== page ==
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Healthy Smile Power For Young People

Smile! The Tooth Company® Kids provides specialist dentistry for infants, kids, tweens, and teens.


Think about it for a second. How many adults relish the thought of a visit to the dentist? Hmmm—not too many raised hands, which begs the question, is this due to memories of the dreaded ‘Murder House’?


21st Century Dentistry For Kids

Fast-forward to the present time when paediatric dentistry looks at a visit to the dental chair through the eyes of a child. The specialised profession works with children covering a gamut of issues from examinations through fillings, space maintenance, extractions, and trauma.


The Tooth Company® Kids

Recognising the next generation’s oral health required a different stance The Tooth Company® Kids was born ‘to put a positive spin on children’s dentistry’ and provide specialised care for under-18s. 


Dr Angel Babu

Dr Angel Babu—a specialist paediatric dentist—joined earlier this year. A paediatric dentist completes general dentistry before training for a further three years in paediatrics and clinical dentistry. 


Baby Teeth

“Parents often ask me why they should look after baby teeth as they fall out,” says Angel. “I tell them it’s important to introduce good habits early and if, say, an abscess developed and required extraction it could cause serious orthodontic issues later.”


“The first tooth that usually erupts is a lower front tooth around six months. Ideally we would see a child for their initial dental visit by their first birthday. This gives us the opportunity to examine their teeth along with growth and development, give advice on prevention and diet, and provide oral hygiene instructions.” 


Toddlers and Tooth Decay

“There are many New Zealand cases of caries (decay) in children before four years of age, and even at one to two years,” says Angel. “Formula, juice and prolonged breast milk can contribute.”


Tweens and Teenagers

“After about age nine or 10, parents don’t usually oversee tooth brushing and there are often dietary changes as kids gain more independence,” says Angel. “If good habits have been ingrained it’s good for oral health. Using myself as an example, I wasn’t allowed fizzy drinks and I still don’t drink them. Good habits can stick for life.”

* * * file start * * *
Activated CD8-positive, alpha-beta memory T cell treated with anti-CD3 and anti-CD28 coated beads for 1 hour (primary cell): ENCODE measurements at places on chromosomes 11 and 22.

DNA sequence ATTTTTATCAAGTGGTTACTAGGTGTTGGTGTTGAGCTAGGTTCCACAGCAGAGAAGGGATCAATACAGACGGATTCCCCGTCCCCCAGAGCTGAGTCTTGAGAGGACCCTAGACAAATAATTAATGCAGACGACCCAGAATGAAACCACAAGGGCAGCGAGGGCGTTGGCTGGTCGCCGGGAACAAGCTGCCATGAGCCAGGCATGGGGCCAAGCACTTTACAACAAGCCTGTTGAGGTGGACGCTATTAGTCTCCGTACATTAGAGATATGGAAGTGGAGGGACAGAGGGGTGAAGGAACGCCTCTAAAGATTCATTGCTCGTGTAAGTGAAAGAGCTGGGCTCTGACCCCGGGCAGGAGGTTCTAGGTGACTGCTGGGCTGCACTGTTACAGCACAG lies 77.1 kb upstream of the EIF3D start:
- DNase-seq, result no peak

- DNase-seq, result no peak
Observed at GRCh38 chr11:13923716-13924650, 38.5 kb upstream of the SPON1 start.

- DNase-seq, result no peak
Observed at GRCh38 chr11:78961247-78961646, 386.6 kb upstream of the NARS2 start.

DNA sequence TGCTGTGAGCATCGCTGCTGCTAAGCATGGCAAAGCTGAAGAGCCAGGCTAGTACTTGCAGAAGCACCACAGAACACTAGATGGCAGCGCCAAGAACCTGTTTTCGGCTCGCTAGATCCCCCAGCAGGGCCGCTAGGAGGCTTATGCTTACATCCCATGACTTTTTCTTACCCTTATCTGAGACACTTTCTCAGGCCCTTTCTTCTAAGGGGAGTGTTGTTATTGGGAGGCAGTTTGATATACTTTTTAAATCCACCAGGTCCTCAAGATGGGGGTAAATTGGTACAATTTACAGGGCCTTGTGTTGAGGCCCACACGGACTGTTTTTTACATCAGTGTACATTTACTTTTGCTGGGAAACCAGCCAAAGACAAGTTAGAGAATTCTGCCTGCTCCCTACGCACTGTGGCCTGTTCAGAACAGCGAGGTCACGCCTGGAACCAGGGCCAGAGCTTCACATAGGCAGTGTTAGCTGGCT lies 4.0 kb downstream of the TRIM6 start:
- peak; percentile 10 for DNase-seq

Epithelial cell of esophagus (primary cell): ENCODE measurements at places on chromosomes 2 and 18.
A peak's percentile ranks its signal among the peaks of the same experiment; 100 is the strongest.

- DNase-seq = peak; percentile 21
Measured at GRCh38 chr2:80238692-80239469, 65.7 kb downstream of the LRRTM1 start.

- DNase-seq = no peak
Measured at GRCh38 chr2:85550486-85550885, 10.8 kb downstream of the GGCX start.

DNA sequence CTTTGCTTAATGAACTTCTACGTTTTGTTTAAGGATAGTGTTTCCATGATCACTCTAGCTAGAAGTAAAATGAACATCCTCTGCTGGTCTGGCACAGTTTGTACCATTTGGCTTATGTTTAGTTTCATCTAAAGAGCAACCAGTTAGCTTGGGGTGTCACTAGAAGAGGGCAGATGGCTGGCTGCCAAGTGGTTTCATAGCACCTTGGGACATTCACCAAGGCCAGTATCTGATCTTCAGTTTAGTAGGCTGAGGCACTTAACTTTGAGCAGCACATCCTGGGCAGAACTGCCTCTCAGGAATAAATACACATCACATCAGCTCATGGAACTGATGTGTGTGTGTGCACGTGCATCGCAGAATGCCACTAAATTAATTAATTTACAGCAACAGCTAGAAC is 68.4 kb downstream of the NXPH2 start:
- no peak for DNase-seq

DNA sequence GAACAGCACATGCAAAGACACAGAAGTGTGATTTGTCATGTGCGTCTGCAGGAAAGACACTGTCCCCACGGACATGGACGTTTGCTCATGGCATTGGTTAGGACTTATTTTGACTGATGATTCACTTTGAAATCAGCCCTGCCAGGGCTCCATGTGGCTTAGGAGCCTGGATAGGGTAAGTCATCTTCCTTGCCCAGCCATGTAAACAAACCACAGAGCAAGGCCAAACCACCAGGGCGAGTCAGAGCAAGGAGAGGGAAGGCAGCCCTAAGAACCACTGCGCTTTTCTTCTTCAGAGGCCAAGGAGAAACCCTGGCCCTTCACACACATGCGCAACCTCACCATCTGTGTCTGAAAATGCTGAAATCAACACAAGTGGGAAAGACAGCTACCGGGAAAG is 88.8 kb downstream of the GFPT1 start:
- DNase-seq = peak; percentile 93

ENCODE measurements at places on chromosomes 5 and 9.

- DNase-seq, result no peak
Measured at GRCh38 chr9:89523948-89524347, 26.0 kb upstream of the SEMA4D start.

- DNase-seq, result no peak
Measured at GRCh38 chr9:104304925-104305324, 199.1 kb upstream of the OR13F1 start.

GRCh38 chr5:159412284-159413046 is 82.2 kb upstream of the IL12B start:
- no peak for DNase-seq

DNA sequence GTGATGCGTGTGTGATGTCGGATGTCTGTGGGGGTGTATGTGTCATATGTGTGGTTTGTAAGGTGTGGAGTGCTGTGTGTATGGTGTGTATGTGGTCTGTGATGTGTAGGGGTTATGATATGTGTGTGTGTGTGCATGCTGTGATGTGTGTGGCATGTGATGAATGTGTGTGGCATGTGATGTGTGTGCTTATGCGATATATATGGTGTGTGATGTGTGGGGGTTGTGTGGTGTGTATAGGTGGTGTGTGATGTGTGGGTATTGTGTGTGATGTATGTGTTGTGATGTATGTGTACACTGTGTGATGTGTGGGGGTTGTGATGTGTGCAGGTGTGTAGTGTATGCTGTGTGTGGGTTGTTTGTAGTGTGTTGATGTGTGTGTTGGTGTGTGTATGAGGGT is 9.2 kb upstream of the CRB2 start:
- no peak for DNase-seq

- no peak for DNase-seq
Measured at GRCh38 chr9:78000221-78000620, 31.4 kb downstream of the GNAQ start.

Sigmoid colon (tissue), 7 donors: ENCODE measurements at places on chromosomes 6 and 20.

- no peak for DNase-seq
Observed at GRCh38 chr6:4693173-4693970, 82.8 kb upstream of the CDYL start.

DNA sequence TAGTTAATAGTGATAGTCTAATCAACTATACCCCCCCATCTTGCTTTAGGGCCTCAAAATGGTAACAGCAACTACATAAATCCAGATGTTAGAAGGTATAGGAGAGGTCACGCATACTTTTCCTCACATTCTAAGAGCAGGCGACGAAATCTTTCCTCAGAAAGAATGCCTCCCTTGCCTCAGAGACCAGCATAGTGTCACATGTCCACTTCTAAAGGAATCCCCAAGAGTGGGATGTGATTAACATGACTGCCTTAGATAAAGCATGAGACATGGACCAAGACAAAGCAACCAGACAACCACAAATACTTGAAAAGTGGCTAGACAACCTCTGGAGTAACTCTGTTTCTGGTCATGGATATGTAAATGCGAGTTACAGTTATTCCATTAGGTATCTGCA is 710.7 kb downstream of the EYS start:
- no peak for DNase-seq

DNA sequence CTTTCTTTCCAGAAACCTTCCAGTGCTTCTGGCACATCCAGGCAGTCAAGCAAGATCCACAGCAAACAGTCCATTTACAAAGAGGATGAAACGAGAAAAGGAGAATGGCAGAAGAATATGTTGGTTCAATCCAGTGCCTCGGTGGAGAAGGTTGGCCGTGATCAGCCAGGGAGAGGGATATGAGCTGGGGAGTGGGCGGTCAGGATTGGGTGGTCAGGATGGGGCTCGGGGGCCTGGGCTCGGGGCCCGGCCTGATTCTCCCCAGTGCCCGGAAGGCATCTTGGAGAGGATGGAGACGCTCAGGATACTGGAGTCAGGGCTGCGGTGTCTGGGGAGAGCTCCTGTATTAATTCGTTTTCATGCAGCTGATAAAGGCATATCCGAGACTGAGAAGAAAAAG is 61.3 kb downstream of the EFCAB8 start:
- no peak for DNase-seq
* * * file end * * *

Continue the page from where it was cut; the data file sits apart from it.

The Dentist’s Chair

“A paediatric dentist specialises in behaviour management as well as clinical dentistry,” says Angel. “It’s normal for growing children to have some worries on a first visit. Some of them may have anxiety being in a new environment or it might just be who they are. I take notice of everything from the time they walk in. If they appear nervous, if they’re shy and hiding behind their parent, it’s all important.”


First Visit

Assessment is the first step. “We go through slowly step-by-step,” says Angel. “If we bounce in as we do with adults we’ll lose their trust. I use a special language. The suction is Mr Thirsty or the vacuum cleaner, the drill is an electric toothbrush, nitrous oxide is happy gas, and we use an apparatus called the WAND instead of an injection—it actually is an injection but it doesn’t look like one so it minimises the fear factor.”


She also encourages the child to feel the equipment sometimes. “For example, if a child needs an extraction or has a loose tooth, I might say, ‘My fingers are too big so I’m going to use my robo finger to wiggle it’ and I show them what I’ll be using — if you tell them they’re usually happy.” 


Special Needs

Conditions such as autism, Asperger’s, Down syndrome and some other situations require special care.  “For instance, there’s a mild or severe spectrum with autism and asperger’s,” says Angel. “I use what we call a social story book with these children; I’ll show them a picture of the front door, the door to the room, the room itself, the chair, the mirror, perhaps a picture of an open mouth. We go through this process little by little. It’s call desensitisation and requires several visits” 


Prevention Is Key

GA refers to general anaesthetic in paedeatric dentistry speak and The Tooth Company® offer monthly private GAs as there’s a four-six month waiting list in public hospitals. “In the meantime, your child might be in pain, can’t eat, is cutting school and/or running high fevers,” says Angel. “Prevention is so much better.” 


The Adults Of Tomorrow

“If we teach children good habits at a young age they’ll carry them through life,” says Angel. “In so many ways how they are today is who they’ll be tomorrow.” 



Smales Farm

74 Taharoto Rd, GF Sovereign House, Smales Farm, Takapuna
09 410 9971 |


Shop 27 Eastridge Shopping Centre, Kepa Rd, Mission Bay
09 521 2021 |